If I'm always out there and acting or speaking. In a coaching thing, if I'm the only one talking that ain't coaching. You got to listen, you have to be patient, and you have to walk. I'm a doer. I like to make things happen, which is good. Sometimes you got to take your foot off the gas. A colleague of mine, Sharon Melnick, who's a PhD in Psychology, writes about resilience. She has a brand-new book out, and I quote her extensively in Grace Under Pressure about personal resilience. We deal with the topic of burnout. You have to be off. There's on and off.
For high achievers, that's hard, but you can't because if you are always on, you wear out over time. Burnout is very insidious and leaders have trouble at times because they are well-intentioned and outward-directed as they should be because that's what leadership is, but they neglect self-care because they shun it to the side. "I need to be doing this for my people."
The old cliche about in a plane, if there's a depressurization, put your mask on first and put the child's mask on. The same applies to your people. They need you at your best and you need to back off. You need to take care of yourself because if you are not at your best, you are not leading them. That's an intro that I have shared with many leaders. It’s like a penny drops because it's not just about me, it's about my team and they need me to be the best. That's a lesson that I like to share.
I felt you were speaking to me directly with a lot of those lessons. They felt so real. There are so many things I would love to reflect on. One of them particularly is a sense of when you are sharing that just because you can doesn't mean you should. It almost has this sense of scarcity versus abundance and also looking out and seeing all these people doing these things. The reality is that you feel this pressure to do it because you can capitalize on that or do more of it. That would maybe build more business or do something for me, the reality is that there's an abundance in doing less.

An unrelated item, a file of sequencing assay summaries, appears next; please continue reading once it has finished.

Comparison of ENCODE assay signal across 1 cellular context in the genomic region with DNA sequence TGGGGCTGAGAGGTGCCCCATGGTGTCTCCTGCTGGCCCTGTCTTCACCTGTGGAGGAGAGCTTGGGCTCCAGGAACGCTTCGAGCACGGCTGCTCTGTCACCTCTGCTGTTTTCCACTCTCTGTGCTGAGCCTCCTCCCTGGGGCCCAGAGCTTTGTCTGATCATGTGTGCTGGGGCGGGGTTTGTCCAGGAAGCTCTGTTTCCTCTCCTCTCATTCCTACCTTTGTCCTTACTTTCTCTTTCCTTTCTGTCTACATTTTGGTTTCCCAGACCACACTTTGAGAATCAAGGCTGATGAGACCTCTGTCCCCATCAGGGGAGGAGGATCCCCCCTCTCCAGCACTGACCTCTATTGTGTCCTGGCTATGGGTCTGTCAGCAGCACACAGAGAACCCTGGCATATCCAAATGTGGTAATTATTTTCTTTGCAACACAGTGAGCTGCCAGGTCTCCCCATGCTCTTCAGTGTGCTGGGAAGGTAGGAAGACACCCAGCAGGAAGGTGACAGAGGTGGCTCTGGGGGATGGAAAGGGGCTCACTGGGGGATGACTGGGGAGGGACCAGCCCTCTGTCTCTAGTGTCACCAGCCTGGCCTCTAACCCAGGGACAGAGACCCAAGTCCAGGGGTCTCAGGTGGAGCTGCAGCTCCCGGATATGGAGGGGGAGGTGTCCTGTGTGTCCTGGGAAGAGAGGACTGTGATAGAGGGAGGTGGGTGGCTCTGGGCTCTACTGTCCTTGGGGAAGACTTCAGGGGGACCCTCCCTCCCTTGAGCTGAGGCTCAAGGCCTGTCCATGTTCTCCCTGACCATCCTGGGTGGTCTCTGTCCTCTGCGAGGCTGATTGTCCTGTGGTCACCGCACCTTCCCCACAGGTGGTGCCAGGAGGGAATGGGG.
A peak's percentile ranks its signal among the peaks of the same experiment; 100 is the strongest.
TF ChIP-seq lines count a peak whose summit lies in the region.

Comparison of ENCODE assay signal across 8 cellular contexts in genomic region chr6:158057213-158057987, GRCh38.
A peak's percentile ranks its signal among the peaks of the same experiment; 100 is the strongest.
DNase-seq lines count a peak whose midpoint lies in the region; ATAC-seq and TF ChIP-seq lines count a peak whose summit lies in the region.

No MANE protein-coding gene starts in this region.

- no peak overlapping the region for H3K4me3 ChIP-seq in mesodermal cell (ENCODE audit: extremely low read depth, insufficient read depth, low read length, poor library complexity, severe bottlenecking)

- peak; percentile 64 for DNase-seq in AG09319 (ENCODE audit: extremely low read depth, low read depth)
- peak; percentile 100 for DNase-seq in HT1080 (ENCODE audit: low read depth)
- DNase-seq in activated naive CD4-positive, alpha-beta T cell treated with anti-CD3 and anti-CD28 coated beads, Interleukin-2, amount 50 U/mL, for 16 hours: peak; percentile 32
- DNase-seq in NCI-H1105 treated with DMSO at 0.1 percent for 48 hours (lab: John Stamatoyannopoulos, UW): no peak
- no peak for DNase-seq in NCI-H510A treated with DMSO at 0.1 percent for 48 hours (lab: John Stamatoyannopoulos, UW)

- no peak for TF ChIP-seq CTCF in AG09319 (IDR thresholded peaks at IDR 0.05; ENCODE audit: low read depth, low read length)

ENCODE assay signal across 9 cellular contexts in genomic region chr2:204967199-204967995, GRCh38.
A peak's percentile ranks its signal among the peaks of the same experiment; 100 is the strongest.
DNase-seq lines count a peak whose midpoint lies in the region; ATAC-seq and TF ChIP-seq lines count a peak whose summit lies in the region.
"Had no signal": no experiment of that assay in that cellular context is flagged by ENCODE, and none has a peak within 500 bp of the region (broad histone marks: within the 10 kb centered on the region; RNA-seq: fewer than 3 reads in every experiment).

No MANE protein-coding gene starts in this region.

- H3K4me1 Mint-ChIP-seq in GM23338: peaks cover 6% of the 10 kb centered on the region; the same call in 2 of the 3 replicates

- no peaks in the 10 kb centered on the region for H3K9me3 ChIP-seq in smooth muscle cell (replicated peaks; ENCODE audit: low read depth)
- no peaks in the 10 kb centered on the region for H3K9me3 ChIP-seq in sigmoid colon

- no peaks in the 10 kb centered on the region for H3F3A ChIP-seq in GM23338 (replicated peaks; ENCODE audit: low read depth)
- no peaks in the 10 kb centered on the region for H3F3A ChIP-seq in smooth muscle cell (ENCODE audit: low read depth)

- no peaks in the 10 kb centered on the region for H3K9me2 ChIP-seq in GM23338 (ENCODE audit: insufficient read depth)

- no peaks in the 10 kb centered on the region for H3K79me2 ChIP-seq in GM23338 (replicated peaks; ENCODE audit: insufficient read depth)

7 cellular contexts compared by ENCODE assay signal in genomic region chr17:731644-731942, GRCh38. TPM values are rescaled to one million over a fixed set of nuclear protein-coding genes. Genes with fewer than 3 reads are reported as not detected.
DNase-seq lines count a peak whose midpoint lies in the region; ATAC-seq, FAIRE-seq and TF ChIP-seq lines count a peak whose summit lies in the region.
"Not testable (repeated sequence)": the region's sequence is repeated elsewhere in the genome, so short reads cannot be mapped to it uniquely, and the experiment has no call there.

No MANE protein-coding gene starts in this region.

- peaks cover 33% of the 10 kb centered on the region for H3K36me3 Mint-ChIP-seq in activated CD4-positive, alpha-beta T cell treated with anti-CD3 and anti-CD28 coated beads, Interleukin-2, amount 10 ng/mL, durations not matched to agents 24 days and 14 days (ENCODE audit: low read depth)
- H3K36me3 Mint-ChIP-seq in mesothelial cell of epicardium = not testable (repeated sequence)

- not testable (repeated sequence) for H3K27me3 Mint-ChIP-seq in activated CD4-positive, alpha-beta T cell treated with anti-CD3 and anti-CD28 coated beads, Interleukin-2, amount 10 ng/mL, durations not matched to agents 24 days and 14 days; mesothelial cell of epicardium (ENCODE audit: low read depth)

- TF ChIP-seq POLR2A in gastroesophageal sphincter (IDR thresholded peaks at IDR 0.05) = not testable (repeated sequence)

You focus on what you can do. I always share a little anecdote about the strategy that I borrowed from Michael Porter, “So much of strategy is what you don't do.” I take the example of Habitat for Humanity, which builds houses for the disadvantaged. Our former president, Jimmy Carter is very active in that. I know he was still building houses in 95. Bless him.
Ask yourself the question, “Does Habitat for Humanity provide clothing?” No. “Do they provide meals?” No. “Do they provide transportation?” No. They focus on building houses. That's their sweet spot. That's what they focus on. When we are too many things to too many people, we are nothing to nobody. Know what your niche is.
When we are too many things to too many people, we are nothing to nobody. Know what your niche is.
Adam Grant wrote about this in his first book Give and Take and he talked about the topic of burnout, and why successful people in social service do not get burned out in many instances. It’s because they invest only part of themselves in the sense they do not become overly invested in the outcome. They know what they can do and they do what and they learn a limitation. They are still very kind and all of these kinds of stuff, but if you are overly invested, that's a trick to self-defeating and burnout.
There are a few things that I want to glean from this which are reading between the lines. First of all, the sense of knowing your limitations. When the world goes left, maybe you need to go right and focus on the gap. I think that's an important thing because sometimes there's a sense of the niche hidden in that gap that is being left behind, and that's an important aspect.
I tell people if they talk about getting their message out, "Promote your book where you think it's going to be reading or people might read it to." You have to do it to the HR community, whatever it is, but how about the trades? How about the financial community or how about legal? People who are executives in that field or managers in those fields would be interested in your topic too. This is a new audience for it. It's a gap. It's an unserved market if you will.
I want to ask about Grace Under Pressure. We have talked a lot about aspects of the book, but tell me more about what is the big message. Sometimes the title itself says a lot, but I want you to dive deeper and tell me why is it an important book right now.